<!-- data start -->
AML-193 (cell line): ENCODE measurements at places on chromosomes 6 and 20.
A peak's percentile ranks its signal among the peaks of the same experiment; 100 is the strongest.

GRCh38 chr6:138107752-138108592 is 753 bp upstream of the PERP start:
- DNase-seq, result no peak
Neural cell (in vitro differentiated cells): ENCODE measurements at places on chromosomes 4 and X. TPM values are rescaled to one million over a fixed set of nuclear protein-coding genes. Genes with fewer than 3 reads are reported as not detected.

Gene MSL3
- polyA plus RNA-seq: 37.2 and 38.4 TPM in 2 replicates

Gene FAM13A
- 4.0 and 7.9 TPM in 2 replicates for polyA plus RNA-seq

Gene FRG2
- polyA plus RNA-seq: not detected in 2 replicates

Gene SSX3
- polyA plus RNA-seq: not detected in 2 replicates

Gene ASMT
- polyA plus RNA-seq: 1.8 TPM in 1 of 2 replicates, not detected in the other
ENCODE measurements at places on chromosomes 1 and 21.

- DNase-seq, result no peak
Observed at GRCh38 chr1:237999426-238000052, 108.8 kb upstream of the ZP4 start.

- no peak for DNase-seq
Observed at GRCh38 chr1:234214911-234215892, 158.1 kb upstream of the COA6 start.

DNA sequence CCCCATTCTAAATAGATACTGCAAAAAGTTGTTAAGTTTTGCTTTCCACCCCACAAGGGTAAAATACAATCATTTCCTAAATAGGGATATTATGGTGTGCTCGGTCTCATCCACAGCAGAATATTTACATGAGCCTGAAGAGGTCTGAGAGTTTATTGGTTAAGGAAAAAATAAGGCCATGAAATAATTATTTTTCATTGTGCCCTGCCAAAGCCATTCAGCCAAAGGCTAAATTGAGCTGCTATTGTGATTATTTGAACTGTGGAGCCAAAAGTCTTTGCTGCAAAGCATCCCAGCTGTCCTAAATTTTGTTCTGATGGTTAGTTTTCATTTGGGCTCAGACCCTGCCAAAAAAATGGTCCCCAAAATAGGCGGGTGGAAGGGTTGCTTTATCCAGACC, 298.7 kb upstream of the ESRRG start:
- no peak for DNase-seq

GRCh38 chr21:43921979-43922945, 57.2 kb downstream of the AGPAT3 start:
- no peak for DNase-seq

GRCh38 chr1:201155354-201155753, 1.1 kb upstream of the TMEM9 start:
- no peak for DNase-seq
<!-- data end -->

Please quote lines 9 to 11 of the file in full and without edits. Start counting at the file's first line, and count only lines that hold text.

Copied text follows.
- 4.0 and 7.9 TPM in 2 replicates for polyA plus RNA-seq

Gene FRG2
- polyA plus RNA-seq: not detected in 2 replicates